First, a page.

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Work harder to eradicate poverty: PM

In his address, PM Manmohan Singh laid focus on both secondary and higher education, called malnutrition a 'national shame', reports Aloke Tikku.

india Updated: Aug 16, 2007 05:25 IST
Aloke Tikku

India is moving in the right direction but Indians need to work harder for at least a decade to eradicate poverty as well as provide education and healthcare to the millions on the other side of the divide, Prime Minister Manmohan Singh said in his speech from the ramparts of the Red Fort to mark the nation’s 60th Independence Day on Wednesday.

The Prime Minister, however, did not refer to the controversial Indo-US nuclear deal in his 40-minute address. Or Pakistan. An official later hinted Singh, who had moved across from the other side of Punjab into the Indian side at Partition, clearly intended to look at India and her future, free from the ghosts of the past.

“We are a nation of young people. Once unleashed, the energy of our youth will drive India onto a new growth path. I assure you that for each one of you…the best is yet to come,” he promised the youth who were going to script India’s ambitious growth story.

To ensure benefit of growing economy reaching young Indians, Prime Minister Singh outlined an ambitious plan for skill up-gradation and quality education for all. Singh announced opening of 6,000 new high quality schools, one in each block of the country, to set standards for other schools in the region.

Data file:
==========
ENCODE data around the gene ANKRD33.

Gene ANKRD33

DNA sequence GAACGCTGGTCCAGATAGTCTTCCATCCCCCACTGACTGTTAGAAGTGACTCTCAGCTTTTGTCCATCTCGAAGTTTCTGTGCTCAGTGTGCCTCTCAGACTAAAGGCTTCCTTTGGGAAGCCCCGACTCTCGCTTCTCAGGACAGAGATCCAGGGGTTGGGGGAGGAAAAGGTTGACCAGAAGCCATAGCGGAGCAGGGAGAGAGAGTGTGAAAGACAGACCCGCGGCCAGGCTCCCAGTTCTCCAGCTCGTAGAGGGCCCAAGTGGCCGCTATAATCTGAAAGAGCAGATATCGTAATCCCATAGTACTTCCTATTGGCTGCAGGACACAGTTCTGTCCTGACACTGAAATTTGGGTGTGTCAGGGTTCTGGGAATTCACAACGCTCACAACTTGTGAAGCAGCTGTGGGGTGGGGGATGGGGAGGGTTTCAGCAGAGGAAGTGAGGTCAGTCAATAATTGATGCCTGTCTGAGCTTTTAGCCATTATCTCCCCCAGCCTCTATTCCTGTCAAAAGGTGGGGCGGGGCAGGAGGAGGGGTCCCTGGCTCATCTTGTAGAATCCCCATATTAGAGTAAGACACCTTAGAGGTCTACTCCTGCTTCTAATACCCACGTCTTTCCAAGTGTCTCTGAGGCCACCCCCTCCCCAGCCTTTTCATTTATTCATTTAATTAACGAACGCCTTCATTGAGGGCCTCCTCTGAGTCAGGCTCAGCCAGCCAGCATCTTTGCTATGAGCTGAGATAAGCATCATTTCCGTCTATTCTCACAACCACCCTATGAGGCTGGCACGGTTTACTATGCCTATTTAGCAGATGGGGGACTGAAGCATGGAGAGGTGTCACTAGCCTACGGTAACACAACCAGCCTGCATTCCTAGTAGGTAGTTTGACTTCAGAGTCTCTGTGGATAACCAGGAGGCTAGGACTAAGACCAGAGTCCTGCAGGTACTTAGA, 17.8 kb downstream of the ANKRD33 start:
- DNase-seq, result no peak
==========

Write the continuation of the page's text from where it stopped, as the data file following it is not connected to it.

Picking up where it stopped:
He also assured the states for opening 370 new colleges, especially in districts where enrolment is low. “I am sure that we can ensure at least a fifth of our children go to college as compared to one-tenth now,” he said.

PM Singh, however, admitted that the university system had been relatively neglected in the recent years but said the government is now ready with the plan to open 30 new Central Universities, thereby having at least one central university in each state.

In his address, Singh laid focus on both secondary and higher education, called malnutrition a “national shame” and described the welfare of farmers as the core of all concerns. But he made it clear that industrialisation held the key to generating employment opportunities for India’s growing young population.

“We have been slow in taking some steps; we have dithered at times and stumbled some times… We have moved forward in the many battles against poverty, ignorance and disease. But can we say we have won the war,” he asked.

The PM unveiled schemes to pump in money into agriculture, education, healthcare and social security for the vulnerable. But the emphasis was on consolidating the steps already taken; through Bharat Nirman, universalising secondary education to absorb millions of additional students coming out of primary schools and pushing up the quality of the higher education system to make India’s young employable by sectors outside agriculture.

“Remember, there is no developing country anywhere in the world that is not an industrial economy. Industrialisation is critical for progress,” he emphasised, promising to pursue policies promoting rapid industrialisation.

Acknowledging that the transition from agrarian society to industrial economy was difficult, Singh said it was the government’s duty to see that people who lost land to industrialisation did not lose livelihoods. The PM promised that the national policy for rehabilitation and resettlement would fulfil this societal obligation towards people displaced by industrialisation.